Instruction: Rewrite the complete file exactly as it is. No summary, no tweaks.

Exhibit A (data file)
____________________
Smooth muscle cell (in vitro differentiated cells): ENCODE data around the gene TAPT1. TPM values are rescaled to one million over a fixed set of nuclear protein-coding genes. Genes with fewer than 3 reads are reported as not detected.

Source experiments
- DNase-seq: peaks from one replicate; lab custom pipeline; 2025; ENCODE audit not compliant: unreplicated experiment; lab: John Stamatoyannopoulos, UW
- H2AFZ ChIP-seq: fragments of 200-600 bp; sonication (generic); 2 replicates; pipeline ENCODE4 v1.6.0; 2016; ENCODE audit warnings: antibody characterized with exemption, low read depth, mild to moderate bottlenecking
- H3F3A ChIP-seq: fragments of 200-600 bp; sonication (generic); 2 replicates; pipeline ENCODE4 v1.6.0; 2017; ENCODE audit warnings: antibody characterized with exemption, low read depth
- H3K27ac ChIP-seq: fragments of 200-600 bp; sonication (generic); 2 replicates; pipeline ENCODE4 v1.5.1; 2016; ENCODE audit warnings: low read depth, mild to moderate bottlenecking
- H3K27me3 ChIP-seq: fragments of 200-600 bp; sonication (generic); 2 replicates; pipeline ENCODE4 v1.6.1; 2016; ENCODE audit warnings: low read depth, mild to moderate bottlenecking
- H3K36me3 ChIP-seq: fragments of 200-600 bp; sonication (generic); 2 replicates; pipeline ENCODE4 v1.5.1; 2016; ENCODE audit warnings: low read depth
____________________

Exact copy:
Smooth muscle cell (in vitro differentiated cells): ENCODE data around the gene TAPT1. TPM values are rescaled to one million over a fixed set of nuclear protein-coding genes. Genes with fewer than 3 reads are reported as not detected.

Source experiments
- DNase-seq: peaks from one replicate; lab custom pipeline; 2025; ENCODE audit not compliant: unreplicated experiment; lab: John Stamatoyannopoulos, UW
- H2AFZ ChIP-seq: fragments of 200-600 bp; sonication (generic); 2 replicates; pipeline ENCODE4 v1.6.0; 2016; ENCODE audit warnings: antibody characterized with exemption, low read depth, mild to moderate bottlenecking
- H3F3A ChIP-seq: fragments of 200-600 bp; sonication (generic); 2 replicates; pipeline ENCODE4 v1.6.0; 2017; ENCODE audit warnings: antibody characterized with exemption, low read depth
- H3K27ac ChIP-seq: fragments of 200-600 bp; sonication (generic); 2 replicates; pipeline ENCODE4 v1.5.1; 2016; ENCODE audit warnings: low read depth, mild to moderate bottlenecking
- H3K27me3 ChIP-seq: fragments of 200-600 bp; sonication (generic); 2 replicates; pipeline ENCODE4 v1.6.1; 2016; ENCODE audit warnings: low read depth, mild to moderate bottlenecking
- H3K36me3 ChIP-seq: fragments of 200-600 bp; sonication (generic); 2 replicates; pipeline ENCODE4 v1.5.1; 2016; ENCODE audit warnings: low read depth